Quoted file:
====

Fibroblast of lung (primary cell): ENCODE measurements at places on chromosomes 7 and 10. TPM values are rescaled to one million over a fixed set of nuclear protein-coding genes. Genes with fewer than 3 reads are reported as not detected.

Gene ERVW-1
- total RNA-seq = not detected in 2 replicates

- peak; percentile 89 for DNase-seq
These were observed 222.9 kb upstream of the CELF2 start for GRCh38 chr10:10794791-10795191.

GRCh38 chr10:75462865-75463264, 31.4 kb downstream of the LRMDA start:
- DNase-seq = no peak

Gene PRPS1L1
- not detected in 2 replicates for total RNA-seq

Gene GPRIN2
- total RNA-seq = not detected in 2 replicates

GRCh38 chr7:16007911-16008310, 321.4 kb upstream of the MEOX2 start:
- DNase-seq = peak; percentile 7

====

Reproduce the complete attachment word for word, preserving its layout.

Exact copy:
Fibroblast of lung (primary cell): ENCODE measurements at places on chromosomes 7 and 10. TPM values are rescaled to one million over a fixed set of nuclear protein-coding genes. Genes with fewer than 3 reads are reported as not detected.

Gene ERVW-1
- total RNA-seq = not detected in 2 replicates

- peak; percentile 89 for DNase-seq
These were observed 222.9 kb upstream of the CELF2 start for GRCh38 chr10:10794791-10795191.

GRCh38 chr10:75462865-75463264, 31.4 kb downstream of the LRMDA start:
- DNase-seq = no peak

Gene PRPS1L1
- not detected in 2 replicates for total RNA-seq

Gene GPRIN2
- total RNA-seq = not detected in 2 replicates

GRCh38 chr7:16007911-16008310, 321.4 kb upstream of the MEOX2 start:
- DNase-seq = peak; percentile 7